The continued rise in food prices in April reflects the effect of seasonal factors, including Ramadan and the effects on lockdowns linked to COVID-19, including the closure of the border with India, which has slowed down the influx of imports.
Bangladesh’s consumer price index hit an all-time high of 291.96 points, the highest since July 2011 reflecting the overall rise in commodity prices.
The price of rice has declined slightly in most markets and is likely to stabilize and / or decline further as supply from the harvest of other varieties of rice continues to be available in the markets (including harvest early Boro rice).
Soybean oil prices are up 6 to 8 percent in all markets from last month and are 30 to 40 percent higher than the same month last year. The price remains high in part due to higher prices in the international market.
Onion prices declined in the first weeks of April and increased slightly in the second half of April, reflecting the start of Ramadan and the lockdown (lockdown period: April 5-May 16).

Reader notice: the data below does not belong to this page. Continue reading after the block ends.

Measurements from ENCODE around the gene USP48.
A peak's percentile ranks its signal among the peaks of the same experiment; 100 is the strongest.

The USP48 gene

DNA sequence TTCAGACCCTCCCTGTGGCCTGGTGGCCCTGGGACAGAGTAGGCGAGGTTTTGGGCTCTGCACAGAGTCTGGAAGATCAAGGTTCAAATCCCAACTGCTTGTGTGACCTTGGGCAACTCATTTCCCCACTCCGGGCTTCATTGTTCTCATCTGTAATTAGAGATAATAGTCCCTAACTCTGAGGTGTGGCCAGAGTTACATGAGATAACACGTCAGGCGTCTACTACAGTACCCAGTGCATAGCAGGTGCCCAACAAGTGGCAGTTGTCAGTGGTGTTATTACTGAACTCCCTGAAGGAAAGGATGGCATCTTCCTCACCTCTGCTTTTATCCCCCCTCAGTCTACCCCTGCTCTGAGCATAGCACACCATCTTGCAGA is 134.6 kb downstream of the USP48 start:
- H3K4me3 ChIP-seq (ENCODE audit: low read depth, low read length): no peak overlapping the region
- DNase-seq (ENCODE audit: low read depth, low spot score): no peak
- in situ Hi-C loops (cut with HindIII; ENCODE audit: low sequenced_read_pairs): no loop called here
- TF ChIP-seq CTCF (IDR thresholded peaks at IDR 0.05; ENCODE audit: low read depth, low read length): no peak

The price of red lentils remained stable in most markets, continuing a trend seen from March, boosted by adequate stock levels.
Reports of increased transaction costs have been reported for vehicles loaded with goods cleared to cross border points due to intense controls and health requirements introduced to comply with COVID-19 prevention measures.
Despite the availability of stock and the short replenishment lead time of 1-3 days, the prices of chickpeas, brinjal / eggplant, potato and tomato have increased due to additional demand for Ramadan and increased transportation costs across the country.
In the camps, key informants reported difficulties in resupplying since the lockdown, as well as a marginal increase in the prices of major commodities circulating inside the camps, mainly due to rising transport costs.
Reports of increased food purchases on credit and some sales of food aid were also reported, possibly to address the cash flow shortages of Rohingya households exacerbated by recent restrictions.
Although prices tend to fall after Ramadan, a prolonged lockdown could still push them up. Close monitoring of market dynamics is recommended.
Food insecurity and the vulnerability of poor market-dependent households could increase further, due to the cumulative effects of the monsoon and lockdowns.